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How Much Is McDonald's Worth?

http://www.fool.com/investing/dividends-income/2010/09/16/how-much-is-mcdonalds-worth.aspx

Matt Koppenheffer
September 16, 2010

The only time you'll usually find me eating fast food is when I'm on a road trip or stuck longer than I like at an airport. So I can hardly call myself any sort of fast food connoisseur who can say for sure that McDonald's (NYSE: MCD  ) is hands-down the best place to grab quick eats.

I do like to think of myself as a bit of a stock connoisseur, though, and as an investment McDonald's has a heck of a lot going for it. Though the company had a bit of a dip earlier in the decade, it's come back with a vengeance and is seriously delivering for its shareholders lately. And right now, with a 3% dividend, McDonald's stock is one of the many blue chips that's yielding more than 10-year Treasuries.

Shares of McDonald's currently change hands at just less than $75 per share. Is that a good deal? Well, first we need to get an idea of what McDonald's shares are really worth.

It's a beautiful day in the neighborhood
One way to get an idea of what a stock might be worth is to check out how similar companies are valued. So let's take a look at how McDonald's stacks up.

Company

Total Enterprise Value /
Trailing Revenue

Price / Forward Earnings

Price / Book Value

Trailing PEG

McDonald's

3.8

16.1

6.1

1.7

Chipotle
(NYSE: CMG  )

3.0

30.5

7.1

1.8

Darden
(NYSE: DRI  )

1.1

13.8

3.4

1.3

Jack in the Box
(Nasdaq: JACK  )

0.7

11.6

2.2

0.9

Starbucks
(Nasdaq: SBUX  )

1.8

18.6

5.4

1.5

Wendy's/Arby's Group
(NYSE: WEN  )

0.9

35.1

0.9

NM

Yum! Brands
(NYSE: YUM  )

2.2

17.9

18.7

1.7

Average

1.6

21.3

6.3

1.4

Source: Capital IQ, a Standard & Poor's company, and Yahoo! Finance. Average excludes McDonald's.

Using each of those averages to back into a stock price for McDonald's, and then taking the average across those results, we can come up with an estimated price-per-share of right around $66. This would suggest that McDonald's shares are a bit pricey right now.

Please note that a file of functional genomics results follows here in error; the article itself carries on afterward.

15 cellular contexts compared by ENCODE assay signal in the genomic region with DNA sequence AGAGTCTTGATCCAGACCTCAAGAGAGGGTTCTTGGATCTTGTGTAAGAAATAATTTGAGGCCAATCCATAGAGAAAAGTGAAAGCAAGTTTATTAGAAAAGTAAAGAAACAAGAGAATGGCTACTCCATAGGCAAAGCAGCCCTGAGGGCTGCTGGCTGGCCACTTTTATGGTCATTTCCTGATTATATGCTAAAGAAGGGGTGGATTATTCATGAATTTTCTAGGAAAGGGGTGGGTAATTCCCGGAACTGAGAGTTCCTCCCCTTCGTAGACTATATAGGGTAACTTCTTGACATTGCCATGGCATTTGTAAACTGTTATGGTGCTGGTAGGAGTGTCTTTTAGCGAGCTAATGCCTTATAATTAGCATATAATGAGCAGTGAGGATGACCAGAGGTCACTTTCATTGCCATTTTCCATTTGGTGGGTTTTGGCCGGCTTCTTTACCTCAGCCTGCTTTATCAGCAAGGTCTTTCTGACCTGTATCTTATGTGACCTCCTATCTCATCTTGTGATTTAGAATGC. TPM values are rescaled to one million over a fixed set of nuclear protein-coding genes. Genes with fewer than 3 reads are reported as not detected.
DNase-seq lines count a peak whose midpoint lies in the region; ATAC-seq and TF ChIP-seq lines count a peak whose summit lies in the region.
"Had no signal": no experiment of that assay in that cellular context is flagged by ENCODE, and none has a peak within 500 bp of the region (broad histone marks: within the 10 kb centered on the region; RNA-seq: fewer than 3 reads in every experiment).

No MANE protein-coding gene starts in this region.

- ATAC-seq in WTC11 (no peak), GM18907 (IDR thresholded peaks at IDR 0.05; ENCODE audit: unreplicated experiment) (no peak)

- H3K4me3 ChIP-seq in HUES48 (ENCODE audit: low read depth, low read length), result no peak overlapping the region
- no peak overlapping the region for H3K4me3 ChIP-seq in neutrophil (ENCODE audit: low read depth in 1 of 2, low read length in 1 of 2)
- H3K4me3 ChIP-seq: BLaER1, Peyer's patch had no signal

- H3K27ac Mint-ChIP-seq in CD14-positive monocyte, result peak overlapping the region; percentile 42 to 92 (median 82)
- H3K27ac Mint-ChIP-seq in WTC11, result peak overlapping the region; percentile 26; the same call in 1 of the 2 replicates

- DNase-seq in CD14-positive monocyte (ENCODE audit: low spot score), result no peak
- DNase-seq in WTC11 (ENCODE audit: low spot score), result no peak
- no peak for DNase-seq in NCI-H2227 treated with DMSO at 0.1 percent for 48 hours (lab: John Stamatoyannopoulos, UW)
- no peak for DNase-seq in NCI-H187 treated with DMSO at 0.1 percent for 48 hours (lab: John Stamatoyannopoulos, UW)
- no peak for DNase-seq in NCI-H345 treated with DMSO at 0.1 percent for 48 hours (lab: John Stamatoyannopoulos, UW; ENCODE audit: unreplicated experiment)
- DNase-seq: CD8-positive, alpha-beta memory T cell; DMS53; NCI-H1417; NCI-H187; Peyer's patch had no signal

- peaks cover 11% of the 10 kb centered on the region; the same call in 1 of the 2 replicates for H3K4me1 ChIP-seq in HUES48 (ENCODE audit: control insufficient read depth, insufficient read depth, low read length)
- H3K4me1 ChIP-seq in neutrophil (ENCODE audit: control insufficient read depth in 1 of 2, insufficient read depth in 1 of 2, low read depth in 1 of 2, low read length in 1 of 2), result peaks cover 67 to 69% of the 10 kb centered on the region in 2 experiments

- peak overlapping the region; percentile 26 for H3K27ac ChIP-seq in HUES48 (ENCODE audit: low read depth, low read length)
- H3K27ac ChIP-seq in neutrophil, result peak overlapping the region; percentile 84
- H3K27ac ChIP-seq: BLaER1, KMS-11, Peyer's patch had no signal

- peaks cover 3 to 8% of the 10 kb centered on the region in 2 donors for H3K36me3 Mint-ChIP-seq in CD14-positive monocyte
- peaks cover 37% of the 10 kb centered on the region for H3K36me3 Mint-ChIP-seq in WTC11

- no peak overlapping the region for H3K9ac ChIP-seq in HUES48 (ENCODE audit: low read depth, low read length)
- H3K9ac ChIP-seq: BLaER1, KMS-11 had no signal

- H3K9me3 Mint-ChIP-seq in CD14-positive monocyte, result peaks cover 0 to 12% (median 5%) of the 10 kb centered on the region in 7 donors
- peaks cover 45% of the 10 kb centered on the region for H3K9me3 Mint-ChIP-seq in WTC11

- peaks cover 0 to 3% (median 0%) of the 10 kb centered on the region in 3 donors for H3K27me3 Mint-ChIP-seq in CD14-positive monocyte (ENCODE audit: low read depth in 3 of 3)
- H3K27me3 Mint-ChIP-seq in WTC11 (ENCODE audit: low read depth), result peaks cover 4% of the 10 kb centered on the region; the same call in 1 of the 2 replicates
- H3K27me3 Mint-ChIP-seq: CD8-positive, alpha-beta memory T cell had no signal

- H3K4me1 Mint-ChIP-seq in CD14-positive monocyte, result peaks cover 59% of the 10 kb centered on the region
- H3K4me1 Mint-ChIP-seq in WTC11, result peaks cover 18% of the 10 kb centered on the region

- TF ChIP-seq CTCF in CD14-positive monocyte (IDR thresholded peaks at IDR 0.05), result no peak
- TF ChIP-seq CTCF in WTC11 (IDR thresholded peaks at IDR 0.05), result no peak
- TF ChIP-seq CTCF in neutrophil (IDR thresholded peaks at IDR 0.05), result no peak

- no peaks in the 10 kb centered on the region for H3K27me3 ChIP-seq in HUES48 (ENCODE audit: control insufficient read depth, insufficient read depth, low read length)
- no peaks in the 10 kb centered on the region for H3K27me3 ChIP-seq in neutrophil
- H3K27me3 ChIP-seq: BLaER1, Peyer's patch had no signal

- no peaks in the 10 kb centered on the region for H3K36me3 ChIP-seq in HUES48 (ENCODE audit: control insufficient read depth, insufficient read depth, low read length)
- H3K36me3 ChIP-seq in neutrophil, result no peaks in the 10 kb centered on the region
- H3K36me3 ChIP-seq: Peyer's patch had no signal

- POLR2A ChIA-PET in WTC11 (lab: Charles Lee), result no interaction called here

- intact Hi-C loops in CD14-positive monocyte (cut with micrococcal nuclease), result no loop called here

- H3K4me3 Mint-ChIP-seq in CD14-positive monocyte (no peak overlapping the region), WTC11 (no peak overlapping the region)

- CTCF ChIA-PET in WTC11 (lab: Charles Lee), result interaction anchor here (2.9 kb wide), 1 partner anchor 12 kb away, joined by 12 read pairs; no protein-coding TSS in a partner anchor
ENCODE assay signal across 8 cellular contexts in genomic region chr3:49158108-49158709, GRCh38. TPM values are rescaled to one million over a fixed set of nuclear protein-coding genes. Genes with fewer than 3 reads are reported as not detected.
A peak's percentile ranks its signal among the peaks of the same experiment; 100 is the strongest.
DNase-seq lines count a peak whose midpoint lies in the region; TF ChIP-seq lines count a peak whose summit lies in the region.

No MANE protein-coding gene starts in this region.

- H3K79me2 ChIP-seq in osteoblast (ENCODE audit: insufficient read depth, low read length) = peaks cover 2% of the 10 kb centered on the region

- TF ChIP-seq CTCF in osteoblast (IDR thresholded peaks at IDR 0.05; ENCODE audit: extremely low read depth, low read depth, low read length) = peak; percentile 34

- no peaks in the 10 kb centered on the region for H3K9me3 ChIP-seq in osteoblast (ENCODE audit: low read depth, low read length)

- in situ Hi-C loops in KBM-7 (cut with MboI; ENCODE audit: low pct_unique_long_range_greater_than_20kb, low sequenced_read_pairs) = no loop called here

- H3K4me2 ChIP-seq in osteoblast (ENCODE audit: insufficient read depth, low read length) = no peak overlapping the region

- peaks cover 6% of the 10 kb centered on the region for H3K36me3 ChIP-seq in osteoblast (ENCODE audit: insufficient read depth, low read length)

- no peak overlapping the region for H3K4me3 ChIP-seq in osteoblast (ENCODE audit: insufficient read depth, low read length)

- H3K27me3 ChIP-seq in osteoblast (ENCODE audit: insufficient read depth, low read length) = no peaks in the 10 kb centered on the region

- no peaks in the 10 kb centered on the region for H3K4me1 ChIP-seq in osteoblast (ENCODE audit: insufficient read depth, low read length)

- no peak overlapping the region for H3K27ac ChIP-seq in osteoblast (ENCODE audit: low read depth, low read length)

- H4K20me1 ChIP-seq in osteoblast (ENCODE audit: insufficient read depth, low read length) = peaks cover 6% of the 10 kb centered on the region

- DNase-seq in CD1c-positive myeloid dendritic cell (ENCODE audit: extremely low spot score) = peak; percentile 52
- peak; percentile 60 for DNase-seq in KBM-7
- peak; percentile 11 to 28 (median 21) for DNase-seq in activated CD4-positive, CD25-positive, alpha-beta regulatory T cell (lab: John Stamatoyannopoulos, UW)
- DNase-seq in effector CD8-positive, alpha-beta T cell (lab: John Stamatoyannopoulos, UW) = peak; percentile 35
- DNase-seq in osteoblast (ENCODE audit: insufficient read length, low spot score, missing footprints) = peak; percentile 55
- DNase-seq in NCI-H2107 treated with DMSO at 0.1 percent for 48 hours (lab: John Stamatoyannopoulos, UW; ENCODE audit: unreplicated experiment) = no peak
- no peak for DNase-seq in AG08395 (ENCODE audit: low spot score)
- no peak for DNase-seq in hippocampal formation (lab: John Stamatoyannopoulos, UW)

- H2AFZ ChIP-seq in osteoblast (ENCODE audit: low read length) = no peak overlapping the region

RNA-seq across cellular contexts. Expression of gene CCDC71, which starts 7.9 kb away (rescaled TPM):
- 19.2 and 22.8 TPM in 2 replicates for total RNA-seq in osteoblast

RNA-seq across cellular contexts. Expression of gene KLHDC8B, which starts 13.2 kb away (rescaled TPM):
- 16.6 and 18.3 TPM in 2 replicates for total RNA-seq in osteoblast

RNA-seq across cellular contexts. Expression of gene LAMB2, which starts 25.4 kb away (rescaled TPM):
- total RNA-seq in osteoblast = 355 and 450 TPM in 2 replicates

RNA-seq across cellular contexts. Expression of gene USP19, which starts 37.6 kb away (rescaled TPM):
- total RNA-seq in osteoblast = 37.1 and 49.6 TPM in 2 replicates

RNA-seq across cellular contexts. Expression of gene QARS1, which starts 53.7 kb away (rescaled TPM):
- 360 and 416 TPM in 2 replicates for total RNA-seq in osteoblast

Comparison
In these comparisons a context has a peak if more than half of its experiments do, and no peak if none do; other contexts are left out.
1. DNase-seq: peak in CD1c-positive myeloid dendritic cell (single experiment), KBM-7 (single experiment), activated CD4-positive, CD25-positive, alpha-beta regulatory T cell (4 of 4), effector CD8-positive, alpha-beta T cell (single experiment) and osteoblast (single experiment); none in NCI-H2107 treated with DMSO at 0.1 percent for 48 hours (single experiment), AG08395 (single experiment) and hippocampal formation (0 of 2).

A comparable company analysis like this can sometimes raise as many questions as it answers. For instance, is the entire industry properly valued? A supposedly fairly valued stock in an undervalued industry may actually be an undervalued stock.

Additionally, while these companies are comparable they're certainly not all the same. Starbucks, for instance, does not franchise its coffeehouse concept whereas about a third of McDonald's revenue is highly profitable franchise revenue. Chipotle -- which was actually spun off from McDonald's -- is a much smaller and faster-growing business. Wendy's/Arby's, meanwhile, is in the exact opposite situation of being a company badly in need of a turnaround.

So with all that in mind, it's best to combine comparable company analysis with another valuation technique.

Collecting the cash flow
An alternate way to value a stock is to do what's known as a discounted cash flow (DCF) analysis. Basically, this method projects free cash flow over the next ten years and discounts the tally from each of those years back to what it would be worth today (since a dollar tomorrow is worth less to us than a dollar today).

Because a DCF is based largely on estimates (aka guesses) and it attempts to predict the future, it can be a fickle beast and so its results are best used as guideposts rather than written-in-stone answers sent down from Mount Olympus.

For McDonald's DCF, I used the following assumptions:

2011 Unlevered Free Cash Flow

$4.4 billion

FCF Growth 2010-2014

10.2%

FCF Growth 2014-2019

5.1%

Terminal Growth

3%

Market Equity as a Percentage of Total Capitalization

8